Alex Poppe is also the author of Jinwar and Other Stories (March 2022), Moxie, a novel (2019), and Girl World, Stories (2017), which was named a 35 over 35 Debut Book Award winner, First Horizon Award finalist, Montaigne Medal finalist, shortlisted for the Eric Hoffer Awards Grand Prize and received an Honorable Mention in General Fiction. In 2021, she was an artist-in-residence at the Atlantic Center for the Arts, where she began writing a memoir about her time working in Iraq. Poppe served as an academic writing lecturer at the American University of Iraq in Sulaimani, and as a teacher trainer for Iraq’s Ministry of Higher Education. She now lives in Chicago and is a staff writer for the Preemptive Love Coalition, a non-governmental organization devoted to stopping the spread of violence. www.alexpoppe.com.
Shorties (Jonathan Vatner on the Inspiration Behind His New Novel, The Best Books About Women in Music, and more)
Jonathan Vatner shared the inspiration behind his new novel at Electric Literature.
Danyel Smith, author of Shine Bright: A Very Personal History of Black Women in Pop, recommended the best books about women in music at Publishers Weekly.
Perfume Genius's Mike Hadreas talked books with SPIN.
Stream a new Lambchop song.
BU Today profiled AGNI on the literary magazine's 50th birthday.
Kelly Lee Owens shared some of her favorite albums at Bandcamp Daily.
Granta shared a conversation between authors Leslie Jamison and Margo Jefferson.
Kurt Vile visited The Current for a live performance and interview.
Vol. 1 Brooklyn recommended Philip K. Dick novels for summer reading.
Stream a new song by Sound of Ceres.
Pitchfork interviewed singer-songwriter Grace Ives.
Phoebe Bridgers covered Bruce Springsteen's "Stolen Car."
Stream a new song by Marisa Anderson.
Wilco's Jeff Tweedy discussed the band's new album with Aquarium Drunkard.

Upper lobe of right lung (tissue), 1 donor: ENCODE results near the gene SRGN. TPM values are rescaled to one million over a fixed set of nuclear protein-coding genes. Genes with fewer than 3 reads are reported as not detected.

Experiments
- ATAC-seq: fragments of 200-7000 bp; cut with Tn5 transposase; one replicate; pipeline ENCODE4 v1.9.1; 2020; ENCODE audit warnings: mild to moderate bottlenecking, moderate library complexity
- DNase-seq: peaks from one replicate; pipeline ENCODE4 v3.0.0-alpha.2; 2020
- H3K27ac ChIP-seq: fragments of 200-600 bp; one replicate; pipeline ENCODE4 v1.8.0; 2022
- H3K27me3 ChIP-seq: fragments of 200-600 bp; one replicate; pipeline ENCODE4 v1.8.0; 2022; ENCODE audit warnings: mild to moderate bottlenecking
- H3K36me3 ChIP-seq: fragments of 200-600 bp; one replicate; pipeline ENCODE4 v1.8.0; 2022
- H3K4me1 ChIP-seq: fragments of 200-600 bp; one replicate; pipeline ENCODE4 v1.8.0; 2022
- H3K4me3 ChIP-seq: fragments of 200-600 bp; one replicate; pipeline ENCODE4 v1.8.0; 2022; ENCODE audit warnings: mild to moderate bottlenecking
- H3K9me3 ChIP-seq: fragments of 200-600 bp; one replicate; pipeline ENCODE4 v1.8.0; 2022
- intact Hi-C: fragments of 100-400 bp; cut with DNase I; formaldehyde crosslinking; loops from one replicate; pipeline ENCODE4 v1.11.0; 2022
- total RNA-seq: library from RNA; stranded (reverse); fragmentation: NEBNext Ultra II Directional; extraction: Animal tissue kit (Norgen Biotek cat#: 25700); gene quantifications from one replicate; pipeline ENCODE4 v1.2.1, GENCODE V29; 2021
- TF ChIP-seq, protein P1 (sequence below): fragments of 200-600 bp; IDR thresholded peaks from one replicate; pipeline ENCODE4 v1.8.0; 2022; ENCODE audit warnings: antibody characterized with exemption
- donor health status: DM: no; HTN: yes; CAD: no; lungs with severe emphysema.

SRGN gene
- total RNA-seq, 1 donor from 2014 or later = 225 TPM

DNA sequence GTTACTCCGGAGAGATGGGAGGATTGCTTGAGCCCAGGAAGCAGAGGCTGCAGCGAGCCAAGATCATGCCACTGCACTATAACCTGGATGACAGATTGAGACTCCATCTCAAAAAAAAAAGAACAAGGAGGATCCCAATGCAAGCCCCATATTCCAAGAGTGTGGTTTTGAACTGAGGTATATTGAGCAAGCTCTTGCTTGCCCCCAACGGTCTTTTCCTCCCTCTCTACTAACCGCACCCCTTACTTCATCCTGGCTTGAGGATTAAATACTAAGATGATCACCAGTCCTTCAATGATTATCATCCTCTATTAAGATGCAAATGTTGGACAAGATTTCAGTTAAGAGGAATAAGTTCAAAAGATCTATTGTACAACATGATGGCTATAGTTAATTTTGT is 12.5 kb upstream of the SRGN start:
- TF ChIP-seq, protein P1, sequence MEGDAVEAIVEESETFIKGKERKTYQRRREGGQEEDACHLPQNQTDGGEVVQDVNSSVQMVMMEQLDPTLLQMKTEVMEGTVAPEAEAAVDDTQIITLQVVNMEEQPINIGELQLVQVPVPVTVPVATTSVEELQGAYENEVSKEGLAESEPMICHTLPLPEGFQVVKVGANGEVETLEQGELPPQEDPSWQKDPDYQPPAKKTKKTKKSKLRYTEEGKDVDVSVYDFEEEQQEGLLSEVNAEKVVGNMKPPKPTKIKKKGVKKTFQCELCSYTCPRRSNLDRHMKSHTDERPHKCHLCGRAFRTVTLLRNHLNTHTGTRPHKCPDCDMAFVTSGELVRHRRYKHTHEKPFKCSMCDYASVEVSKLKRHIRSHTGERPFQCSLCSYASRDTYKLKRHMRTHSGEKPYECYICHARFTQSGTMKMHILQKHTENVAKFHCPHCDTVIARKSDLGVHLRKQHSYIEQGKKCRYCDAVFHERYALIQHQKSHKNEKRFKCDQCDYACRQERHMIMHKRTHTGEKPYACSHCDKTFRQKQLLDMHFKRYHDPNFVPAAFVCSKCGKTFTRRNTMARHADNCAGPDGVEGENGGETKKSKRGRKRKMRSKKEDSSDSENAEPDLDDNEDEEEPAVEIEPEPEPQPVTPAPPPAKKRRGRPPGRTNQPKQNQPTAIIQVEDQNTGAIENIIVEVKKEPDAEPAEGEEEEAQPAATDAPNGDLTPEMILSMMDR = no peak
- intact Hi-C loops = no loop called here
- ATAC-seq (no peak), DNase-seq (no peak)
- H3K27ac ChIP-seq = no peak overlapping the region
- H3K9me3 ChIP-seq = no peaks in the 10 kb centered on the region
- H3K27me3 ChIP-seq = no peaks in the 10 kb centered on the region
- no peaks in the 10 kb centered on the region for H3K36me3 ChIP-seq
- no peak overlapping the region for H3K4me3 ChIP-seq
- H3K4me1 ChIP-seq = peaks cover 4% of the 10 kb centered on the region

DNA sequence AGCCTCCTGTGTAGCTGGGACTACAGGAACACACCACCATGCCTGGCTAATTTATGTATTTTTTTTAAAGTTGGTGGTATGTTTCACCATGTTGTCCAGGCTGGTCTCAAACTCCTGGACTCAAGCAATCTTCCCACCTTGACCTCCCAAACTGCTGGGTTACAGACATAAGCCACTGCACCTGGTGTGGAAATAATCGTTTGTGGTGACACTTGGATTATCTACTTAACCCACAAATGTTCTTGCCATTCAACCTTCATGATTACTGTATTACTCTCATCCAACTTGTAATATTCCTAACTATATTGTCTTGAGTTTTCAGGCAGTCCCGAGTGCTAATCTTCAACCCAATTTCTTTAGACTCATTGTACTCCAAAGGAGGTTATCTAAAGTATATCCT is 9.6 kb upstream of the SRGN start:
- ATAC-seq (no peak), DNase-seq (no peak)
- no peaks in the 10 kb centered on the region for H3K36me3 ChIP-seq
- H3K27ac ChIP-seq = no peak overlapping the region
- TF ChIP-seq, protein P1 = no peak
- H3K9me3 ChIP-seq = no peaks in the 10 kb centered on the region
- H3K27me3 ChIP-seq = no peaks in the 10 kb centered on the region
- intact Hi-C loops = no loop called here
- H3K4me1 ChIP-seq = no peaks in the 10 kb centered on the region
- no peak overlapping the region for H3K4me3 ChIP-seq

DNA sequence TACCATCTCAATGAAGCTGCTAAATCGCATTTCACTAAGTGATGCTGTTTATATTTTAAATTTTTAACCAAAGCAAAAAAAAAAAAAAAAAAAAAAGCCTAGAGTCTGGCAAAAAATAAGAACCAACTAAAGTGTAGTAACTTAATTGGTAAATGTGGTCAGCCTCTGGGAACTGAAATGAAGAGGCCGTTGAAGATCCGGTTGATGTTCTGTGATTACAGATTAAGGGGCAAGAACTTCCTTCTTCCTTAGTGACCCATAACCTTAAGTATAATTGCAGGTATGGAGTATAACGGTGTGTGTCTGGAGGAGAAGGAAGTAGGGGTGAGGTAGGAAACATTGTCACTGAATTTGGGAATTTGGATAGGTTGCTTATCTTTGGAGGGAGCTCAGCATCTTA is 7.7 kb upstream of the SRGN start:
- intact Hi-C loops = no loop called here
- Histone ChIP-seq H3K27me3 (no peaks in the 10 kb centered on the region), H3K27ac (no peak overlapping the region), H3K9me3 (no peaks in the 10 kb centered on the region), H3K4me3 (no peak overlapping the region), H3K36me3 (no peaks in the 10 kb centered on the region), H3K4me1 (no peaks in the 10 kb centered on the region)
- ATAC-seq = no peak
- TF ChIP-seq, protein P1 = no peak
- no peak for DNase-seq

Stream two new songs by Why Bonnie.
June 16, 2022
Lindsay Lerman's novel is beautifully complex and inventive.
Alex DiFrancesco wrote of the book:
"Lindsay Lerman gives a sense that the author and the reader are on the run together, foraging a path of discovery as they flee. With prose both beautiful and relentlessly shifting with experiment, this book meets the reader at not-knowing and carries them forward, scouting the territory just one step ahead."
In a recent interview, I confessed that although What Are You is experimental in some senses and although it’s been a hell of a challenge to describe it in market-friendly terms, I don’t think it’s really that experimental, and I think of it more like an album than a book. That is, I think it behaves more like a long piece of music than a book—which should make putting together a playlist very easy, but paradoxically, it’s not!
The book has six sections (or movements), so I focused on the mood of each section. What I have here is a playlist that I hope can feel like an album, which I hope can feel like spending time inside my new book, which I hope is a meaningful experience for anyone who picks it up.
Prologue: ars poetica
This song is quoted early in the book (with permission), and it functions as kind of an ars poetica. “Like the church, like a cop, like a mother, you want me to be truthful / but then you turn it on me like a weapon and I need your approval.” Joni saw every trap—personally, professionally—and even if she could not avoid them, she was going to let you know she saw them, and she was not going to let any of it stop her from traveling, expanding, going, doing. She’s on another level. She always has been.